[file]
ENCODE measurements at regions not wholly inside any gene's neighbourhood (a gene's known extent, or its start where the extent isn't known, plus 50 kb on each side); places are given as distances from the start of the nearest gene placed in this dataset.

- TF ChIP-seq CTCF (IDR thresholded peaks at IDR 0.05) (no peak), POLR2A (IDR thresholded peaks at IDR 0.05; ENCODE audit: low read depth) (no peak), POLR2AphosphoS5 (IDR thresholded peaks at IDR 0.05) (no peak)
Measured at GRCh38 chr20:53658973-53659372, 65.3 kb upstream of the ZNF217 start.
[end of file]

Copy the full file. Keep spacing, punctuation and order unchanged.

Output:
ENCODE measurements at regions not wholly inside any gene's neighbourhood (a gene's known extent, or its start where the extent isn't known, plus 50 kb on each side); places are given as distances from the start of the nearest gene placed in this dataset.

- TF ChIP-seq CTCF (IDR thresholded peaks at IDR 0.05) (no peak), POLR2A (IDR thresholded peaks at IDR 0.05; ENCODE audit: low read depth) (no peak), POLR2AphosphoS5 (IDR thresholded peaks at IDR 0.05) (no peak)
Measured at GRCh38 chr20:53658973-53659372, 65.3 kb upstream of the ZNF217 start.